There is no doubt but that there are many nuisances which may occasion an injury to an individual for which an action will not lie by him in his private capacity, unless he can show special damage to his person or property, differing in kind and degree from that which is sustained by other persons who are subjected to similar injury. Among such may be mentioned the invasion of a common and public right which every one may enjoy, such as the use of a highway or canal or public landing place. But this class of nuisances is confined in most cases to where there has been an invasion of a right which is common to every person in the community, and not to where the wrong has been done to private property, or the private rights of individuals, although many individuals may have been injured in the same manner and by the same means. In the one case the invasion is of a public right which injures many individuals in the same manner, although it may be in different degrees. In the other case no public or common right is invaded, but by the one nuisance the private rights and property of many persons are injured. Because the nuisance affects a great number of persons in the same way, it cannot conclusively be said that it is a public nuisance, and nothing more. The fact that a nuisance is public does not deprive the individual of his action in cases where, as to him, it is private, and obstructs the free use and enjoyment of his private property.

The same point of view is expressed in the Restatement of Torts (2d), ยง 201 (1965):

[A private nuisance] may be some thing which unreasonably interferes with the actor's use or enjoyment of his land, as where the health or safety of himself or a member of his household is threatened, or his use or enjoyment of the land is unduly restricted, whether by a deprivation or curtailment of one of the natural rights to air, water, and support, or otherwise. Thus it may consist of an ill-drained privy, a garbage pile emitting offensive odors * * *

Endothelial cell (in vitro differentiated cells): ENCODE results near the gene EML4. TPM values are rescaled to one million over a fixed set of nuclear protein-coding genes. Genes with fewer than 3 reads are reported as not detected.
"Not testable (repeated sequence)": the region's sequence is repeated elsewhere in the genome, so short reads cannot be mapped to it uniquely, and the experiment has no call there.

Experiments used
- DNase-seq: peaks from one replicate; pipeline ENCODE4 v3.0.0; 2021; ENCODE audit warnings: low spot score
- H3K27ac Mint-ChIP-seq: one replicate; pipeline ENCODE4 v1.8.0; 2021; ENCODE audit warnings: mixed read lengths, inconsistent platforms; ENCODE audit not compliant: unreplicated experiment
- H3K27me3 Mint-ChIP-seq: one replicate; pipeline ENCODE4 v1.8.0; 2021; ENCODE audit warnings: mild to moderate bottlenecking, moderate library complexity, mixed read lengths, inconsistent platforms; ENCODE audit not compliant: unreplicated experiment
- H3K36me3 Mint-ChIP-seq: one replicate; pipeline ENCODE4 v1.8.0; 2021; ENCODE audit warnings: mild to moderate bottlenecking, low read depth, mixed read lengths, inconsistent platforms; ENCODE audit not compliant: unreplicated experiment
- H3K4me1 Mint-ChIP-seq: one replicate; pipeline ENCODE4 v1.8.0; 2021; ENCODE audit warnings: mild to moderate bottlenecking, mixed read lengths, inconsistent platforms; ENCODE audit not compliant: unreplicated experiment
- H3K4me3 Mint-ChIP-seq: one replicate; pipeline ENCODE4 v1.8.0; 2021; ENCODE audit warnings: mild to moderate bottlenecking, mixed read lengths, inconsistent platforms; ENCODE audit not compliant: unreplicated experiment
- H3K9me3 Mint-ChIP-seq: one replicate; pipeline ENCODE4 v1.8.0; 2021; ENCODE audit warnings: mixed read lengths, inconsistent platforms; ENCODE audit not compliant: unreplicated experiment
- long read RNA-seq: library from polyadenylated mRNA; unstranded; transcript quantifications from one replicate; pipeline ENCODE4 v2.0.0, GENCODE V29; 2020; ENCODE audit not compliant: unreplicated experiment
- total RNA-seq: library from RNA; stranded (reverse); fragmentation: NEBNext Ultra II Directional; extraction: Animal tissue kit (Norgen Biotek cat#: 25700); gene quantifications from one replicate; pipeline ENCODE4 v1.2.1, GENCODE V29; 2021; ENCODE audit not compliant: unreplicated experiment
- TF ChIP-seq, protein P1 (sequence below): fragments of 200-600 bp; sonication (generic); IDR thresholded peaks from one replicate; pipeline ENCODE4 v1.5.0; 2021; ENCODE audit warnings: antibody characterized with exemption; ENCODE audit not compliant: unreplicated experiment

That point of view was also taken in the original Restatement of Torts (1939), in the Introductory Note to Chapter 40:

A public nuisance is an offense against the State, and as such is subject to abatement or indictment on the motion of the proper governmental agency. A private nuisance is a tort to a private person, and actionable by him as such. A public nuisance may arise from an interference with the use by the public of a public place, such as a highway, navigable river, or park, the privilege to use which is given by the State or a municipal subdivision. * * * Conduct that amounts to a public nuisance may at the same time be a private nuisance, and actionable as such. If a person's interest in the private use and enjoyment of his land is invaded by another's conduct so that the conduct would ordinarily be actionable by the person harmed, it is none the less actionable because the conduct is also a public nuisance.

We conclude that the appellant's plant constituted a private nuisance with respect to these appellees and was properly abated by the chancellor.